Ofsted inspectors find BSCS has maintained its status as a ‘good’ school

Photo of a group of students standing at the entrance to a building and waving.
Students and staff at Bradley Stoke Community School celebrate the establishment’s recently confirmed ‘good’ Ofsted rating. Photo credit: BSCS

Senior staff at Bradley Stoke Community School (BSCS) say they are “delighted” that Ofsted has confirmed that the all-through academy “continues to be a good school” following a visit by inspectors last November.

The latest Ofsted visit came more than five years after the school was given an overall grading of ‘good’ – with ‘outstanding’ in two of the six assessment categories – following the last full inspection in May 2018.

As a Section 8 ‘ungraded’ inspection, the recent assessment could only confirm the existing ‘good’ rating, so there was no possibility of an upgrade to the much-sought-after ‘outstanding’ classification which the school last held in its pre-academy guise in 2009.

Kitchen & Laundry Appliance Care, Bradley Stoke, Bristol.

Commenting on proceedings during the inspectors’ two-day visit, a spokesperson for the school said:

“We were able to discuss and demonstrate the journey that we are on as a school around developing our curriculum to be both ambitious and inclusive and around developing teaching and learning to engage, support and motivate all students.”

In the introduction to her report, lead inspector Sarah Favager-Dalton says “students enjoy school and most attend well”.

She adds that the school “helps students to feel that they belong as part of the community”.

Referring to what the school terms “wider character education”, the report states:

“Pupils of all ages take on responsibilities in roles such as mental health ambassadors, buddies, school council members and tutor captains. Pupils raise money for charities and sixth-form students volunteer in a local care home. This helps them to understand how they can contribute to wider society.”


The report notes that students “trust staff to help them” and that the school’s atmosphere is “harmonious” with “clear routines for behaviour” – meaning that students can “focus on learning”.

Inspectors say the school “makes sure that teachers have strong subject knowledge” and they note that students with special educational needs and/or disabilities are “well supported”.

In relation to the school’s primary phase (opened in 2015), the report states:

“Children begin learning to read as soon as they start in Reception Year. They become familiar with letter sounds and formation. This prepares them to become fluent and enthusiastic readers. Parents get helpful information about how to support their children with reading at home. At all stages, pupils who need help to improve their reading get effective support.”

Photo of Bradley Stoke Community School.
Bradley Stoke Community School.

Inspectors identified one area area for improvement, namely that “[some] aspects of the curriculum are not yet fully embedded. This means that “not all pupils currently learn as well as they could across all areas of the curriculum”. Their report states:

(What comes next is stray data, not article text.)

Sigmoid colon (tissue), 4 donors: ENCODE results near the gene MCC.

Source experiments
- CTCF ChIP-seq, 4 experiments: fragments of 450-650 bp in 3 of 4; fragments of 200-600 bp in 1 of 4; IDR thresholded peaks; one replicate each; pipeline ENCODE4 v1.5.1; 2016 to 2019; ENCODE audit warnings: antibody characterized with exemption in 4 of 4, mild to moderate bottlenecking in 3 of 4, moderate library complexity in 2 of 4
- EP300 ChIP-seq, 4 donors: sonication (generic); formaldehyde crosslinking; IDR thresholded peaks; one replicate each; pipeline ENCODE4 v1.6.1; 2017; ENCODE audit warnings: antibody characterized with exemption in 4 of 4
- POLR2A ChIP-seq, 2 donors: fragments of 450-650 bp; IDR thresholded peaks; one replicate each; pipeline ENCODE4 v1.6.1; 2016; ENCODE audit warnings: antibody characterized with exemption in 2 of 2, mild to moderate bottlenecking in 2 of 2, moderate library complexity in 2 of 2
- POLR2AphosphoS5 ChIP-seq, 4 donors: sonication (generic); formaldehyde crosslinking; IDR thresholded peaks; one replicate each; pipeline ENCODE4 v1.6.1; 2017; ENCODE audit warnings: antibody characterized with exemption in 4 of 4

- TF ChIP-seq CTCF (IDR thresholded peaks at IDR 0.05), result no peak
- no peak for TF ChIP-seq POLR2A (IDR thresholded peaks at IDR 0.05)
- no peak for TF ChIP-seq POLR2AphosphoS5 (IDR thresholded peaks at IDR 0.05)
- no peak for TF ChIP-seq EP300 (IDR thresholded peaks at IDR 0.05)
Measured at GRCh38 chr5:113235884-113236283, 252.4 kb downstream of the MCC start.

“The trust should ensure that planned changes to the curriculum are fully implemented so that all pupils benefit from the broad, ambitious curriculum that the school has designed.”

Parent/carer views

The Parent View survey results recorded on the Ofsted website show that 71 percent of parents would currently recommend BSCS to other parents, down slightly on the 77 percent figure returned over the period September 2017 to August 2019.

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Commenting on the Ofsted findings, BSCS headteacher Sophie Francis said:

“We are always looking at how we can further improve and the only area for improvement the inspection gave links to the work already underway in the school to fully embed changes in our curriculum – particularly the move from a three- to two-year Key Stage 4 and amendments to our curriculum to align across the Olympus Academy Trust. This is already allowing us to share best practice and refine and develop learning to support our learners’ progress across each year – from Reception through to Year 13.”

Photo of a female teacher wearing a dark blue jacket over a white blouse.
Sophie Francis, headteacher at Bradley Stoke Community School.

“I am incredibly proud of our students, children, staff, governors and the community reflected in the day-to-day life of our school and captured so well in this report.”

Dave Baker, CEO of the Olympus Academy Trust, to which BSCS belongs, added:

“We are delighted that Bradley Stoke Community School has maintained its status as a good school, following the recent Ofsted inspection.  It is an excellent springboard for Sophie Francis in the first few months of her headship at Bradley Stoke. She can now work with staff, parents and learners across the age range to develop her plans to take the school community on the next stage of its improvement journey, with support from The Olympus Academy Trust.”

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